Tron is perhaps best known as the first film from a major studio to use computer graphics, created by Mathematics Application Group, Inc. (MAGI). I can’t confirm whether or not MAGI still exists, but their claim to fame is that they were the first to make create a computerized cinematic environment like Tron, and also the first company to produce computer-generated imagery for a television advertisement – for IBM. After Tron, MAGI also helped to create an experimental test film for Disney in 1984, Where The Wild Things Are. Based on Maurice Sendak’s classic children’s book, Where The Wild Things Are married three-dimensional scenes and camera control with two-dimensional character animation. This test was supervised by Disney animator John Lasseter (later, Lasseter became head of animated at Pixar, and is now in charge of animation at Disney). I’ve never seen Where The Wild Things Are, but I would love to, so if anyone knows where it can be found, please let me know.
That’s enough history. Tron is about the incredible journey of computer programmer Kevin Flynn, played by Jeff Bridges, into the computer world Clu, which he is partially responsible for creating. I’ll keep the story short because it is boring and irrelevant. Flynn created the super popular videogame Space Paranoids on the company computer at ENCOM, a big software corporation. An evil sneaky British guy named Ed Dillinger (David Warner) steals the Space Paranoids program, takes credit for it, and becomes CEO. Dillinger’s rise to power, like most things in Tron, isn’t really explained very well, but that’s what happened. Anyway, Flynn gets fired and is reduced to running a video arcade full of Space Paranoids machines, which is a little bit degrading. Along with a nerd and a hot chick, Flynn breaks into ENCOM headquarters to hack into the computer and retrieve the proof that he created Space Paranoids, not Dillinger. Unfortunately, a crazy lazer shoots Flynn in the back, and digitizes him into Clu (the computer world), a crazy neon land where video warriors battle stuff with glow-in-the-dark Frisbees. In order to get home and get the proof about the truth about the Space Paranoids, Flynn must Frisbee his way across an angular computer landscape to do battle with Master Computer Program, constantly referred to as MCP.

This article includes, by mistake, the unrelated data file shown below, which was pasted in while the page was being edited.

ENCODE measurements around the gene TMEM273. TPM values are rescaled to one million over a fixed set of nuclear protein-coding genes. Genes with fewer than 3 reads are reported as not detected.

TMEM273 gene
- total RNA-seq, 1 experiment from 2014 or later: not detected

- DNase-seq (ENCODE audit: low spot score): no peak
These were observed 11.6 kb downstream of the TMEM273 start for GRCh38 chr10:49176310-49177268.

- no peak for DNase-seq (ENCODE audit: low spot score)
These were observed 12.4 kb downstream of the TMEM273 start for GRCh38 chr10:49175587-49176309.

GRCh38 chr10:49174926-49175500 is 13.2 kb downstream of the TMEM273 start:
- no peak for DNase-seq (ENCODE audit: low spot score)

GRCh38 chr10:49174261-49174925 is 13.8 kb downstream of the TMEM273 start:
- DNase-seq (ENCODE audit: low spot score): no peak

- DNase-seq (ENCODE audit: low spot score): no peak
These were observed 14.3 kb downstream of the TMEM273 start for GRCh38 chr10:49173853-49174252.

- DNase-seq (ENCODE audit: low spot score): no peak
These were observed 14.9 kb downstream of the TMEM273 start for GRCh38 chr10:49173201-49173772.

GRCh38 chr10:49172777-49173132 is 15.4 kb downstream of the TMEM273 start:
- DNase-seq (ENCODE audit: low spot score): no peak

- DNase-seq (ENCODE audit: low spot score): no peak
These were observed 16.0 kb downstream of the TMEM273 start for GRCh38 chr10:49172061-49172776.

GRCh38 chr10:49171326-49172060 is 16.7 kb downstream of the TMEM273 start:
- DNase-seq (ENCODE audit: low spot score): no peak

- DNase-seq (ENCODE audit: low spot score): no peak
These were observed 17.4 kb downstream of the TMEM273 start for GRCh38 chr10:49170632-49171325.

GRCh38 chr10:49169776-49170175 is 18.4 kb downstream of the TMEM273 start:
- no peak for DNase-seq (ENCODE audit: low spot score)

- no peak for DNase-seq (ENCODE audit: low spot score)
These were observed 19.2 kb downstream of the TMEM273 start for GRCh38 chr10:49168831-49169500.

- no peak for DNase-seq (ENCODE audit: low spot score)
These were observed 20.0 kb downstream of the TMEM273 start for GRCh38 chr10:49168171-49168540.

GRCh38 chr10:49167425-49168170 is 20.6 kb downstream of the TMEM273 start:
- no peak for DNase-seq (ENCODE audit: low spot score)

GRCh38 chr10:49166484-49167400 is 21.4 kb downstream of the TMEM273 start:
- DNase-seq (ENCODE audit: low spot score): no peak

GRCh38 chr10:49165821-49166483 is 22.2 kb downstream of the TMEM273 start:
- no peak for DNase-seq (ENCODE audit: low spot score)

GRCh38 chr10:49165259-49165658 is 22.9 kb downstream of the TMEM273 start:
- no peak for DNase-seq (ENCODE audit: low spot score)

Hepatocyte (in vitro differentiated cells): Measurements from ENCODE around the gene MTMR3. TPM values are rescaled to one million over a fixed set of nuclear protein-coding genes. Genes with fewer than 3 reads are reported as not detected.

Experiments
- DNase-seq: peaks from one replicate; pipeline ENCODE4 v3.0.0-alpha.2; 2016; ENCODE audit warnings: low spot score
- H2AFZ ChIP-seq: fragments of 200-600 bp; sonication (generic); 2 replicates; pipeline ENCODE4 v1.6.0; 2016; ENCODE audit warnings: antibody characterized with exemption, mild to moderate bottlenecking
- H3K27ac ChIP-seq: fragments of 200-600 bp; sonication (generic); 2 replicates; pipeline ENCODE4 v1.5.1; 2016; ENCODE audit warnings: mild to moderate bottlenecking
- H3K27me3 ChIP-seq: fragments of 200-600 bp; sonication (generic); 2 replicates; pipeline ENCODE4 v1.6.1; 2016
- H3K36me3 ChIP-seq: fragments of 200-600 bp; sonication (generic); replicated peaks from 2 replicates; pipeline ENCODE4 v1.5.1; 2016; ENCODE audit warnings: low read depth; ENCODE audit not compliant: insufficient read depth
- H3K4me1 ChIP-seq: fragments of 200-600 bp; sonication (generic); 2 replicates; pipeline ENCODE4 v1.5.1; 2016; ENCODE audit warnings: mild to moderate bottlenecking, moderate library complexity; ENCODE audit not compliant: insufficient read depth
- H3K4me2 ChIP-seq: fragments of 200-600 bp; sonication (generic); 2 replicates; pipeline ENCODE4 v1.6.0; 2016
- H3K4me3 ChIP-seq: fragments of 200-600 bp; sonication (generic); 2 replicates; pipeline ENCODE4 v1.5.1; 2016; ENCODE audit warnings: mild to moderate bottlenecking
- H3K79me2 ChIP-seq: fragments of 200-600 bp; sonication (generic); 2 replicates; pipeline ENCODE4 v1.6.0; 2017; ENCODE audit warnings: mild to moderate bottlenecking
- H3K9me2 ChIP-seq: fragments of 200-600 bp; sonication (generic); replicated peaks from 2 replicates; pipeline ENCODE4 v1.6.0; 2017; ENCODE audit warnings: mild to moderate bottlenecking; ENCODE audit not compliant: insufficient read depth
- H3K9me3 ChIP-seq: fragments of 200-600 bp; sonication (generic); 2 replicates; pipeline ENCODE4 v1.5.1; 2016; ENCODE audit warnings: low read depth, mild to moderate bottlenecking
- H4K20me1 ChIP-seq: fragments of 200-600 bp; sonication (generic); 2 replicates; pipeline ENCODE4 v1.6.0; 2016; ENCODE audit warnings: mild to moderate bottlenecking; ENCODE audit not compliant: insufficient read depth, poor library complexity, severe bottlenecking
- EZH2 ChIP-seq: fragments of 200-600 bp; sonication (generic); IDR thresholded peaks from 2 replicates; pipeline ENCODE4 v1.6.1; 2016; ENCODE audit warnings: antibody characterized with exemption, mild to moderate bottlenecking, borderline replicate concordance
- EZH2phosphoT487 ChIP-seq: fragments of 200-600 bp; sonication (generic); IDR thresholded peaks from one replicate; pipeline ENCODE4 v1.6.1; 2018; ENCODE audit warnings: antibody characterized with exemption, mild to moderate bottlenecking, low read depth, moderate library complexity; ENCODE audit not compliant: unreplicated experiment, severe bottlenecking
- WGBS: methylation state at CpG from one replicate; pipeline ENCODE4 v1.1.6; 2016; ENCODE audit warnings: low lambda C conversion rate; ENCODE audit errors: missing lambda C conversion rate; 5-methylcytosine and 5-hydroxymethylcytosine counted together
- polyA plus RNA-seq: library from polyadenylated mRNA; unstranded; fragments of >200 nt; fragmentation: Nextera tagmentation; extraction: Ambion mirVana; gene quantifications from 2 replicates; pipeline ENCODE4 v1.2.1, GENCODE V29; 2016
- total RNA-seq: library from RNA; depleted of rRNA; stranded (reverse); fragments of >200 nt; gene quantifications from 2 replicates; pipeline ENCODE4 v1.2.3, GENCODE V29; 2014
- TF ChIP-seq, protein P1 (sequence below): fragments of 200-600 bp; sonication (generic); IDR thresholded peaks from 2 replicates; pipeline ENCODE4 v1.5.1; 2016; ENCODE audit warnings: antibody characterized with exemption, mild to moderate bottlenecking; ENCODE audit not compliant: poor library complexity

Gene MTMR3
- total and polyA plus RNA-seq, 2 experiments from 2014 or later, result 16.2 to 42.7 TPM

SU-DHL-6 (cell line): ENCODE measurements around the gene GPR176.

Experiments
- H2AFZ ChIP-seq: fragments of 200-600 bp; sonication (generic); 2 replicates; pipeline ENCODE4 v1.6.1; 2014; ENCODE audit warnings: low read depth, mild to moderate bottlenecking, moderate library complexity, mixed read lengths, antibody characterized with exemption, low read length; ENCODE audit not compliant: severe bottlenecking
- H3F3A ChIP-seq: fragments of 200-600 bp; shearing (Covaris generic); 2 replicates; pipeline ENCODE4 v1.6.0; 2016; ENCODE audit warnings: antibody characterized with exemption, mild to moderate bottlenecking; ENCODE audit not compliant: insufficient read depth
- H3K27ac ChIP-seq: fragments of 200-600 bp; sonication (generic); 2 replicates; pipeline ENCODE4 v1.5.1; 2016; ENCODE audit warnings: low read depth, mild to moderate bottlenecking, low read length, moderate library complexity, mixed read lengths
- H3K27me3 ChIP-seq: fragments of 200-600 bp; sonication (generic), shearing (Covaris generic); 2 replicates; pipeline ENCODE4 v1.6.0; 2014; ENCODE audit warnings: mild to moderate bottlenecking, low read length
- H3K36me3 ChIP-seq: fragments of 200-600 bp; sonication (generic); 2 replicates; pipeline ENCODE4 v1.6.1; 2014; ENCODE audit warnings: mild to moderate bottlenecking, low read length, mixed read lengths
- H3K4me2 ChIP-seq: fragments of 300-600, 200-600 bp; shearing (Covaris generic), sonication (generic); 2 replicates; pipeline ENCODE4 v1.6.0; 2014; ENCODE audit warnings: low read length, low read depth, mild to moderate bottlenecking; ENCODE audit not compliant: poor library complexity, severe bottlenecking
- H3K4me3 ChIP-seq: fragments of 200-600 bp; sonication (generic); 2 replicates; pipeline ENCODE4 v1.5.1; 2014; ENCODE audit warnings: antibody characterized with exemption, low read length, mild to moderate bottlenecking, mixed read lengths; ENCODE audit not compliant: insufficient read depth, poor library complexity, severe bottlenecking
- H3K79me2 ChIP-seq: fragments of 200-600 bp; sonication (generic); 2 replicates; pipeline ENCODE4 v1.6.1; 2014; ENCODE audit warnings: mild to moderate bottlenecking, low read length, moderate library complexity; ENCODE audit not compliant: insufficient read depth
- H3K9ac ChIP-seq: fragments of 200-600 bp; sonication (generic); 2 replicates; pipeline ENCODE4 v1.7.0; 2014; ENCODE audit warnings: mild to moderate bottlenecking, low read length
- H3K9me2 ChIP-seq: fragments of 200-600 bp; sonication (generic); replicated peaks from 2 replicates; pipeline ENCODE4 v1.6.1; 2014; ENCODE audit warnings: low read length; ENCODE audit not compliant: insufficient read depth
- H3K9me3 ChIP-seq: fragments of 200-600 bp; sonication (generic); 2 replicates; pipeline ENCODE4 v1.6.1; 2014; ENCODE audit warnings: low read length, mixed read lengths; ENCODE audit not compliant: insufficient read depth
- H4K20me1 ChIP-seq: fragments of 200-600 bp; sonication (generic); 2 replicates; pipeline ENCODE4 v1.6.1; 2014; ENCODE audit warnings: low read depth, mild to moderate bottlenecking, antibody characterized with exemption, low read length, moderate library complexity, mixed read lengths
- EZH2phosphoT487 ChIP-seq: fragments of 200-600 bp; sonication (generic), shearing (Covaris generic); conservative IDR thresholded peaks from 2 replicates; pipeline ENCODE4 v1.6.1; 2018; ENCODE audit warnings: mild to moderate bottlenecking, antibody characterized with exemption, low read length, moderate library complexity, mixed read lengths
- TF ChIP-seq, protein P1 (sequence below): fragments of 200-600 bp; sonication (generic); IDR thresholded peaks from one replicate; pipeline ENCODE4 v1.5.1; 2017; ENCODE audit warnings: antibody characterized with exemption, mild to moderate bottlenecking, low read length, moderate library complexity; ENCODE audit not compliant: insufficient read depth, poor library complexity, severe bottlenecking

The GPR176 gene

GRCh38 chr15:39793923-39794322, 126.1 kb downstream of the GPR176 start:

I re-read the last paragraph, and what I just described sounds like a really boring movie. Fortunately, you won’t watch Tron for anything in the story, but for the computer world visuals, which managed to inspire a little motion sickness in the pit of my stomach, even though I was watching on a television and not in a theater. The conceptual artists behind Tron included Jean “Moebius” Giraud, Syd Mead, Peter Lloyd. Moebius should be familiar to anyone who’s ever read an issue of Heavy Metal magazine or the European comics anthology Metal Hurlant.
Above: A sketch by Moebius
At one point, Moebius also worked on a special miniseries about the Silver Surfer for Marvel Comics, written by Stan “The Man” Lee. The feel of the Silver Surfer, designed by Jack “King of Comics” Kirby, is all over Tron - especially in the outfits worn by the programs who populate Clu, which I will referring to as “the computer world” henceforth, because Clu sounds like a board game. The computer world villain and MCP itself resemble nothing so much as Galactus, the Silver Surfer’s nemesis. I never really cared for the Silver Surfer, even though I appreciated it’s visual ingenuity, and I feel the same way about Tron.
Above: Galactus, as rendered by Jack Kirby